Does it mean all world’s youth become skilled hereinafter? Perhaps no, until at every level actions are taken in skilling the youth and may be collective actions are required to equip youth with income and employment securing skills.
A number of organizations, agencies and schemes across several sectors are engaged in youth skilling task in India. Over 700 million people are estimated to be of working age (24-59 years) in India by 2020. Of these, approximately 500 million workers, including those who temporarily migrate from rural to urban areas in lean agricultural seasons, will require some kind of vocational/skill training . This is a gigantic task before the government and surely government alone can’t do it, I believe. May be the collective action of various agencies could be helpful in skilling the youth in various ventures in agriculture sector.
The Government of India has launched several schemes for skilling its vast work force, especially the youth. The major skill development scheme, Pradhan Mantri Kaushal Vikas Yojana (PMKVY) has been approved for another four years (2016-2020) to benefit 10 million youth with allocated budget of 12,000 Crore Indian rupees (US$18612000000). The PMKVY operates through 36 sector specific skill councils. For instance, the Agriculture Sector Skill Council of India (ASCI), targets to touch/ upgrade skills of about 56.49 million of cultivators, agricultural labours and direct and indirect labour engaged in organized and unorganized agriculture industry viz, farm inputs, procurement, supply chain, warehousing / logistics etc. The ASCI has been designed to cater to the customers of the agricultural industry. Again, the ASCI on its own may not be sufficient enough in skilling many different areas within broad agricultural sector, unless it joins hand with other agencies.
In the last few months, I met some highly self motivated youth who are doing inspiring work in different aspects of agriculture. Mr. Mahendra Kumar Gangwar, for instance, acquired mushroom cultivation skills and later established a mushroom producer companywith whatever help he could get from the government schemes. The Krishi Vigyan Kendra of ICAR- Indian Veterinary Research Institute, Izatnagar equipped him on skills needed in mushroom cultivation, while the National Bank for Agriculture and Rural Development (NABARD) assisted him in forming the producer company. He is very passionate about mushrooms and he wants to promote this new edible crop in the region where it is yet not very popular among the farmers and consumers. Mushrooms as we know are very nutritious but in short supply, hence an opportunity in providing for the youth to learn the skills needed for mushroom cultivation and earn handsome income.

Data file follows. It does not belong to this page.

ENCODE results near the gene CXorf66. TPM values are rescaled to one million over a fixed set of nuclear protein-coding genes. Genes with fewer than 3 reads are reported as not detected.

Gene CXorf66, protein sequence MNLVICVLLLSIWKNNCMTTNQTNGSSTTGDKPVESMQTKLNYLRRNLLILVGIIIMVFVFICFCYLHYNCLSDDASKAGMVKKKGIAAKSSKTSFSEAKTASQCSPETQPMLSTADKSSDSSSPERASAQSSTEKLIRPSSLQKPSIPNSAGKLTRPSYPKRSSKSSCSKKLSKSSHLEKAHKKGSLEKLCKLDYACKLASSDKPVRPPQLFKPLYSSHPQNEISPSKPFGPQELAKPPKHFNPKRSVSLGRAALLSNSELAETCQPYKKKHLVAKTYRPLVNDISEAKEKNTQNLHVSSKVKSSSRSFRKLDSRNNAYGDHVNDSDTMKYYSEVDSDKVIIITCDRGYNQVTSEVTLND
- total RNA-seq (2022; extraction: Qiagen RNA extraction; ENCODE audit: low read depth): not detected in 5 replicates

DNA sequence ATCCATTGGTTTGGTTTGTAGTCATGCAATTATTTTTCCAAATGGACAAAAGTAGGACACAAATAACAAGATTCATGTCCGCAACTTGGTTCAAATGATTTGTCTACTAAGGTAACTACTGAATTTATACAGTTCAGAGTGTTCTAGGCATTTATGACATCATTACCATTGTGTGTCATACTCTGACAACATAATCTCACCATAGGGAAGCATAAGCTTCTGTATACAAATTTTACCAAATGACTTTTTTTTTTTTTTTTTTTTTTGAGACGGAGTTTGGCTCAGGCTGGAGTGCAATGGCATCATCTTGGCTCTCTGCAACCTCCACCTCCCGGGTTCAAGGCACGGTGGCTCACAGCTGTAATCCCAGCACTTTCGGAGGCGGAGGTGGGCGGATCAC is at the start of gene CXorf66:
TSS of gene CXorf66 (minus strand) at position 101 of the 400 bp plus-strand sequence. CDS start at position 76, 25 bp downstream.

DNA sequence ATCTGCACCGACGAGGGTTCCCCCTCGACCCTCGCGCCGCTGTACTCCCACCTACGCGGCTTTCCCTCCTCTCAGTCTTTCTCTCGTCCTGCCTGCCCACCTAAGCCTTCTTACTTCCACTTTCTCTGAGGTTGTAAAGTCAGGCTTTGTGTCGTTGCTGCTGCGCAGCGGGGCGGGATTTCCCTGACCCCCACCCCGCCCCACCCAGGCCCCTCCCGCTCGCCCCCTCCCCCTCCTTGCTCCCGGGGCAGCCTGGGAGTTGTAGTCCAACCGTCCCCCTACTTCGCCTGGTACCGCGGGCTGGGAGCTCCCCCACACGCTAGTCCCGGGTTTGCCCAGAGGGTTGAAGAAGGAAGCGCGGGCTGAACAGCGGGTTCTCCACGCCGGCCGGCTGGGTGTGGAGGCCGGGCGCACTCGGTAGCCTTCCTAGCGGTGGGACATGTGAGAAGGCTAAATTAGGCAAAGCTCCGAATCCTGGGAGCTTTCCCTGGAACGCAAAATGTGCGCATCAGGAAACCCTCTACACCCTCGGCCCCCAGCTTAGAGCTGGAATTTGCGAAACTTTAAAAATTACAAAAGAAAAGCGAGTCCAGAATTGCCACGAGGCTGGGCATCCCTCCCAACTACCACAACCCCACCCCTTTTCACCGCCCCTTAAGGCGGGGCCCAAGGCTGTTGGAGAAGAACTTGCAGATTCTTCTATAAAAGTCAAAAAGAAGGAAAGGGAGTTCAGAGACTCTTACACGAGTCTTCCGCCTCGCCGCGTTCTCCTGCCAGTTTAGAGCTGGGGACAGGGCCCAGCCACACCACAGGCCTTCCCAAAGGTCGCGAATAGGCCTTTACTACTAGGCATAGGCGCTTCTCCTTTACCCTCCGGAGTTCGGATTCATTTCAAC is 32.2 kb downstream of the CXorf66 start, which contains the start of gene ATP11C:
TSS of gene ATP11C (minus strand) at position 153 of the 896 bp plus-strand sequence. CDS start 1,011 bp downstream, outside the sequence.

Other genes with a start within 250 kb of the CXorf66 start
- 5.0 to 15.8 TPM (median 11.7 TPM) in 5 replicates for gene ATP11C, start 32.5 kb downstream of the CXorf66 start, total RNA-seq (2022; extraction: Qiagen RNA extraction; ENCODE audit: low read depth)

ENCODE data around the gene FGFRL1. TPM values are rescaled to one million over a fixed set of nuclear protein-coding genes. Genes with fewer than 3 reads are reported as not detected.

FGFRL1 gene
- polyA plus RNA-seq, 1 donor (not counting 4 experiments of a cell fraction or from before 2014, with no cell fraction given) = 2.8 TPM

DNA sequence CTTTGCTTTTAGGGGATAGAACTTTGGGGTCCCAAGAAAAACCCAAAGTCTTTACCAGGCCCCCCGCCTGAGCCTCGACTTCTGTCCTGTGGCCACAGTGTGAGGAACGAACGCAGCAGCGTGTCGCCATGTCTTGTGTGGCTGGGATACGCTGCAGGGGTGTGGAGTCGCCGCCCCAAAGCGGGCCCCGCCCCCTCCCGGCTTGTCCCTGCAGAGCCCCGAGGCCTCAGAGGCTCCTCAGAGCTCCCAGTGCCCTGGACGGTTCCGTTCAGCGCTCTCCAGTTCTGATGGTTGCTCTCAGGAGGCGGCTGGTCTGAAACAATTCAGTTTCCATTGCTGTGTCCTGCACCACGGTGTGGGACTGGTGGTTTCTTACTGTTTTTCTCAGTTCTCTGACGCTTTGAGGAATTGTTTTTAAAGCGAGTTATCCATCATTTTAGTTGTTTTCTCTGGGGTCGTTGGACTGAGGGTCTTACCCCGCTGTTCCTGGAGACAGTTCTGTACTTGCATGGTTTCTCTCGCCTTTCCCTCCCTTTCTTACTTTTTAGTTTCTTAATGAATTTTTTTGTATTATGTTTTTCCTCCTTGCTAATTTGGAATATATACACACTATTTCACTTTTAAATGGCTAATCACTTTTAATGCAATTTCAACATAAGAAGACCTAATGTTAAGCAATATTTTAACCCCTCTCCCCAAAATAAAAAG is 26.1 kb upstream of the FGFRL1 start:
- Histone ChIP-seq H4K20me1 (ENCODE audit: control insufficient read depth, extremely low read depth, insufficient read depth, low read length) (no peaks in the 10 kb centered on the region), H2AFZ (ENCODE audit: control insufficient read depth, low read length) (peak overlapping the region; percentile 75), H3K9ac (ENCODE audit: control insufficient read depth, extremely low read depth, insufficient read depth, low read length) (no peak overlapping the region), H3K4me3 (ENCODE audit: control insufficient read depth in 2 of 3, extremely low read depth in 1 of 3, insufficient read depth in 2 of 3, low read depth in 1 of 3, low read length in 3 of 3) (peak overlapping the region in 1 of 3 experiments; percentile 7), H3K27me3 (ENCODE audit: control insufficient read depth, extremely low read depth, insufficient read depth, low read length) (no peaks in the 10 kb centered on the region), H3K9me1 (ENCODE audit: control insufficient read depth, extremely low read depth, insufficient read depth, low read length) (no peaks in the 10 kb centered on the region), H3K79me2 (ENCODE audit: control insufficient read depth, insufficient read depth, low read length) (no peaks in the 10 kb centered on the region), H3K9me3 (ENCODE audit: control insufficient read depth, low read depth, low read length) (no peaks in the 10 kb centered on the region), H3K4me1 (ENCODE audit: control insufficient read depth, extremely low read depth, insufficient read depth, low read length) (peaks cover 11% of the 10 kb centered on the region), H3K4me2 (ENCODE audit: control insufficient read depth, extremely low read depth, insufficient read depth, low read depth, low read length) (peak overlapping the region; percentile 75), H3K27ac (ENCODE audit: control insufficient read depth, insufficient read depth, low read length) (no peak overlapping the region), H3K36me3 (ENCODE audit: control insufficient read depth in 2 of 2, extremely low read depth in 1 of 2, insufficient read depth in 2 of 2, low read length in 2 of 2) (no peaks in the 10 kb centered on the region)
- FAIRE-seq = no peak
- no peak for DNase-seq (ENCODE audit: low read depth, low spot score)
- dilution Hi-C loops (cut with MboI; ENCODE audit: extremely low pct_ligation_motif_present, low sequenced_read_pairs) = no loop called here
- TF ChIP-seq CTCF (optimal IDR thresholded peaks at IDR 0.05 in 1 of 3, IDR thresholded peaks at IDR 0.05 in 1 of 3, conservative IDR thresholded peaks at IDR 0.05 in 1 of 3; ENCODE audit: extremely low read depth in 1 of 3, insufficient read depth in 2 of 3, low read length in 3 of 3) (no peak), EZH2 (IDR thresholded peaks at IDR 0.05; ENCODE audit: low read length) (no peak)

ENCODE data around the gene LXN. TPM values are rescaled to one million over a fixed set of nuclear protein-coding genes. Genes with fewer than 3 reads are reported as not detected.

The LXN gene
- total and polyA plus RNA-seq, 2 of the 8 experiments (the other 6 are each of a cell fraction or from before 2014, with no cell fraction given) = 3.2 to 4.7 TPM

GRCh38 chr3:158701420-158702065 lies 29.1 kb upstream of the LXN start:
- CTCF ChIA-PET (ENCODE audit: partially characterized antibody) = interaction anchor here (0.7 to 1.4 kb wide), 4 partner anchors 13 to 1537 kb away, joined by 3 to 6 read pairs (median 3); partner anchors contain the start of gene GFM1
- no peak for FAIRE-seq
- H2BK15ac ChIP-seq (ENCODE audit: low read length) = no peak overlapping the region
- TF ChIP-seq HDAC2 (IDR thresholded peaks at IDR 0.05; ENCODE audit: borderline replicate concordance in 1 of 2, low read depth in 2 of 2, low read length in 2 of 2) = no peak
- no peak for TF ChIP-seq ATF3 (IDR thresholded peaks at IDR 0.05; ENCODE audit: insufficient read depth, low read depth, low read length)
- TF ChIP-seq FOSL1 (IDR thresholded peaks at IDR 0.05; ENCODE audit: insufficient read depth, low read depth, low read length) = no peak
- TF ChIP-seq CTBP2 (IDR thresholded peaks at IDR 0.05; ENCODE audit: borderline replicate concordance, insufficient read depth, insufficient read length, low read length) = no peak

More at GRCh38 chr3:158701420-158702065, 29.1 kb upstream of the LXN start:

Mushroom has the potential to reap high returns, especially among women and youth who may find it highly rewarding to engage in mushroom cultivation. Youth in various parts of India are taking up mushroom cultivation and finding it financially well paying.
On mushrooms, I read with great interest the YAP proposal #11 by Melano Dadalauri aged 25 from Georgia, who finds mushroom cultivation highly promising for youth ). In addition, among the YAP finalists, 28 year old Serem Sila’s project on mushroom production in Kenya, was one of the interesting project. Mushroom cultivation is just one among the several ventures proposed by youths for YAP. Although only eight youth could make it to the final list, several skill oriented projects submitted indicate the willingness of today’s youth to better their lives through innovative work skills. Youth are willing to learn, test/experiment and put to productive use what they learnt and tested for their livelihoods. What is lacking, opportunities to incubate and test their ideas to make them work. Perhaps we need collective action, the kind of YAP by GFAR and YPARD, which was one unique project full of opportunities to youth towards making them agripreneurs. All the YAP finalists could be successful due to mentorship from GFAR. I got motivated with the YAP project and initiated a youth mentoring programme at my institute to mentor 100 rural youth.
This recent update from the YAP mentee Lillian Beauttah from Kenya and other YAPs tells about the Year of the YAP: A Tale of Genius, Power and Magic.These YAP finalists give a clear message to the youth of the world, that they can do what they dream and believe provided they are ready to do so and begin doing it!
Looking forward to more projects like YAP coming through collective actions of many organizations beyond GFAR and YPARD .Congratulations to all youth on World Youth Skills Day. Wishing them agripreneurial successes!
Guest blog post by Mahesh Chander (drmahesh.chander(at)gmail.com), Head, Division of Extension Education, ICAR- Indian Veterinary Research Institute.The views expressed are personal, and cannot be attributed to ICAR or YPARD.
Photo credits: Dr Mahesh Chander